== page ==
Electoral divisions along the Berlin Wall

Last week's elections in Germany ended up more or less as expected. Angela Merkel's conservative CDU has won by a landslide (42%, only 5 seats short of a full Bundestag majority) ensuring her a third consecutive mandate as German Chancellor (an achievement only reached by two previous Chancellors - Konrad Adenauer and Helmut Kohl). Another expected result was the downfall of her main coalition partner, the liberal democrat FDP, which has fallen short of the 5% threshold to enter the Bundestag. This implies some post-electoral complications as a grand coalition between CDU and SPD (the social democrats) is inevitable. This was the governing coalition during Mekrel's first term as Chancellor and it was because of the coalition that the social democrats were punished in their subsequent elections. Just like what happened with the FDP in fact.

Anyway, with the victory Merkel has further strengthened her position as Europe's undisputed leader, which is undoubtedly good news for Europe, despite the one-sided austerity approach which has so far caused nothing but pain. This is hardly Merkel's fault as she is a strong advocate of structural reforms, which are still missing from all peripheral Eurozone countries. The political elites in these countries simply don't want to disrupt the cronies and interest groups keeping them in power. Anyway, at least now the uncertainty is gone and Europe can get back to Merkelism. Or some revised form of it in case of a grand coalition.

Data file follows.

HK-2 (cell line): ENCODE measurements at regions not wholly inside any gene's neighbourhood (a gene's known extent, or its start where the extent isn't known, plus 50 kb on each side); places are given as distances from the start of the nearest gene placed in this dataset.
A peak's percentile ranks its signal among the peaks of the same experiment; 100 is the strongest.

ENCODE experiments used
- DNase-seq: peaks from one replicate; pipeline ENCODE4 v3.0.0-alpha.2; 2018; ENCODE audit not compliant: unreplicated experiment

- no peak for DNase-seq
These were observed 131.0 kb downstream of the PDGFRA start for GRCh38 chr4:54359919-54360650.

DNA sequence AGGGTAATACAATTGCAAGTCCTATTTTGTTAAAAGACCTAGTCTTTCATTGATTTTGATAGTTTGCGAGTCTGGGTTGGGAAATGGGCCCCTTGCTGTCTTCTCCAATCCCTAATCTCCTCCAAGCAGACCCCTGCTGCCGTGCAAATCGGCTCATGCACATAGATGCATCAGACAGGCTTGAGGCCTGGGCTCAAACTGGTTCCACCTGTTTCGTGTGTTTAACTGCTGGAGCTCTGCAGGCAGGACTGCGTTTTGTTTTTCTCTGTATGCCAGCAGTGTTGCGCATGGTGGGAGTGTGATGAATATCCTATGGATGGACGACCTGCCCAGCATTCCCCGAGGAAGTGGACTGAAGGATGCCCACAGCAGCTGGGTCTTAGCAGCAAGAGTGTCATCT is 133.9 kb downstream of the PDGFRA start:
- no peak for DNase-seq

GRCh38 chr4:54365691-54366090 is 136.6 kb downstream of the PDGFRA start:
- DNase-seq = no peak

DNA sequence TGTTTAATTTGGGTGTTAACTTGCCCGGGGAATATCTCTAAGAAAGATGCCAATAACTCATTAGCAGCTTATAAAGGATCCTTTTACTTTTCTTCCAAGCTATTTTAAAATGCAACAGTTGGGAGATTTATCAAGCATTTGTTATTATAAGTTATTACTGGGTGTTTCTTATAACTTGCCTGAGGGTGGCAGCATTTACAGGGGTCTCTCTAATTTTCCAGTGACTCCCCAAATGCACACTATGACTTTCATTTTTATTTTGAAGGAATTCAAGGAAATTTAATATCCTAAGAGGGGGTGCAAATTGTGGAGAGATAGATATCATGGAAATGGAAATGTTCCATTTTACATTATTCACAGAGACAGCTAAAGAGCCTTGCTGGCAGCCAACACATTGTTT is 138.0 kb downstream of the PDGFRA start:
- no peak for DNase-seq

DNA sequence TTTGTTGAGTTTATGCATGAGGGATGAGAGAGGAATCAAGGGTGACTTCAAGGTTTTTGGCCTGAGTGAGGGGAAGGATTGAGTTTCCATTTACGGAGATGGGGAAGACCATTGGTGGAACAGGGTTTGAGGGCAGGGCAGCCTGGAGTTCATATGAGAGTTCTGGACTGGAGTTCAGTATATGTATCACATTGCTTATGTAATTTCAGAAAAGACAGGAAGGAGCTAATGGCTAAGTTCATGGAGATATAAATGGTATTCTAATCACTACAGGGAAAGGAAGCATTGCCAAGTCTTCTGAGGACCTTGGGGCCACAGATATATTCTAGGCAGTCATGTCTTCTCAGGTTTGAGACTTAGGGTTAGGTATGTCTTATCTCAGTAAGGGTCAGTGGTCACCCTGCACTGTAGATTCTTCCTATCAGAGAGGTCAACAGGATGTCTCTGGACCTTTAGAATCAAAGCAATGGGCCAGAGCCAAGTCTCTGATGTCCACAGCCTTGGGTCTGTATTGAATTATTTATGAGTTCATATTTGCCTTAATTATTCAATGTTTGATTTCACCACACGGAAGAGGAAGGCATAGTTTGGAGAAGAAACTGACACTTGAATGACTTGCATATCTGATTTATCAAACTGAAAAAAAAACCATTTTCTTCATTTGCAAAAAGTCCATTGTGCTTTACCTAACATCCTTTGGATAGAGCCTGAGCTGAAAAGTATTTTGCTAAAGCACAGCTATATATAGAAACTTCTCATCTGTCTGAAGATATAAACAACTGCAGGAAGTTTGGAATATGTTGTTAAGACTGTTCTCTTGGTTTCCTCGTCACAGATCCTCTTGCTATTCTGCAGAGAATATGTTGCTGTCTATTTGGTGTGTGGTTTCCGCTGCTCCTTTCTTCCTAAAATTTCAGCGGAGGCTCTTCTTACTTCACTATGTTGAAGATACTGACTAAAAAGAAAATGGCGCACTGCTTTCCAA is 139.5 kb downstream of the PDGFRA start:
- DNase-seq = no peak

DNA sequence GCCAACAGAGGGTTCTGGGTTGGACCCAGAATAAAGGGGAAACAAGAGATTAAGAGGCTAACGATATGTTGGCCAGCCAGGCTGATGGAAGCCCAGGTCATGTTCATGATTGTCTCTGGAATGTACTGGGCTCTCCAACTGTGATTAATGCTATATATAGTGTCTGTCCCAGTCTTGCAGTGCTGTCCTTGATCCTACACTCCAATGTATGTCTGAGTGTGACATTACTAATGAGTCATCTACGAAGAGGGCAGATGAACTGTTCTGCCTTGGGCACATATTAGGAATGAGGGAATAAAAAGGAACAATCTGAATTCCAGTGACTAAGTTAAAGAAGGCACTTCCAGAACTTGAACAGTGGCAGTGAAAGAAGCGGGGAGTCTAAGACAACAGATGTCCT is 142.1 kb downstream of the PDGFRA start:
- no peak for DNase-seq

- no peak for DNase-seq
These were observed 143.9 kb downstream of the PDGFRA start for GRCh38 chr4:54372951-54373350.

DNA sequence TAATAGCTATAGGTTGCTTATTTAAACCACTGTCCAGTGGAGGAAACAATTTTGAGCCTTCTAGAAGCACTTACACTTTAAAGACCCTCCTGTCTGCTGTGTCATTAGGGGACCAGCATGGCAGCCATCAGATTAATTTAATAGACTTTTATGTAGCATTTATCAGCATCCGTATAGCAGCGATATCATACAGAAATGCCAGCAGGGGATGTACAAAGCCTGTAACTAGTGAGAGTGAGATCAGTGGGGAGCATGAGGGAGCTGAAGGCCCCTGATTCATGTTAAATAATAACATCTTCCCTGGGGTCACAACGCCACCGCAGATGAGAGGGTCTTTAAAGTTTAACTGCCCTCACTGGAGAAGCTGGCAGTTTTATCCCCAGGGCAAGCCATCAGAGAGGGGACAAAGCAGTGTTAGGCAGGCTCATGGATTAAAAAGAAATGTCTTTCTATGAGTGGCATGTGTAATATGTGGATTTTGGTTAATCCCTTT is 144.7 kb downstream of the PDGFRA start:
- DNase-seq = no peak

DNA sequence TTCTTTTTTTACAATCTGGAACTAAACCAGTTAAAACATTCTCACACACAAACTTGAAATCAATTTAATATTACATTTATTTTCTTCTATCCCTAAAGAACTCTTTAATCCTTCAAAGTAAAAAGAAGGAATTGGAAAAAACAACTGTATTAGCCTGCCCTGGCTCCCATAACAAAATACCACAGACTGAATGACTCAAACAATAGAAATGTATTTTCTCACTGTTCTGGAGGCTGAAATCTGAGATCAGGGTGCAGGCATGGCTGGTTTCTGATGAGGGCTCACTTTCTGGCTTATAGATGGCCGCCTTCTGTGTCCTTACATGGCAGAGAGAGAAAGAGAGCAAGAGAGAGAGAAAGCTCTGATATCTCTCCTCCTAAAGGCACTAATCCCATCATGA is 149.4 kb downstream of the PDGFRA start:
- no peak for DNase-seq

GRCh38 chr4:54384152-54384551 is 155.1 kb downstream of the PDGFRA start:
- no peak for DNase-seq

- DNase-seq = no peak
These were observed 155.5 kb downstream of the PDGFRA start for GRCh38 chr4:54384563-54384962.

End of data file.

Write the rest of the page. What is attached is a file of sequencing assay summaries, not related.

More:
The most interesting result that came out of the German elections has occurred in Berlin. FT's Alphaville has the chart of Berlin's constituencies and the majority winners in each of them. What is strikingly obvious is the divide between the two parts of Berlin - East voting for Die Linke (The Left), a successor of the former Socialist Party that ruled East Germany, and the only party no one wants to go into coalition with, while the Western part of Berlin voting for conservative CDU. The SPD and the Greens were strongest on the border. 
Source: Berlin's electoral supervisor (in German). 
Does this imply that the unification process is still not finished? Possibly, as it takes a lot of time for informal institutions (customs, norms, culture, preferences) to adapt to institutional change. But stark regional differences still exists. The gap was decreased in the past 20 years mainly thanks to large fiscal transfers, but the East still lags the West in levels of income, unemployment and the amount of wealth. One could say that East Germany is still coping with its pains of transition, just like the rest of Eastern Europe. Different electoral result confirm this. The Eastern part is more prone to protests and in times of crisis are more likely to invoke the old regime. This also explains why the Alternative for Deutschland (AfD), an anti-Europe party, did much better in Eastern parts of the country. The people like to jump from one extreme to another. This is true for most post-communist countries and it's true for East Germany as well. It will take a generational switch to change such voter preferences in these areas. But in the mean time, stark ideological differences will still be present, and in some countries dominant. 


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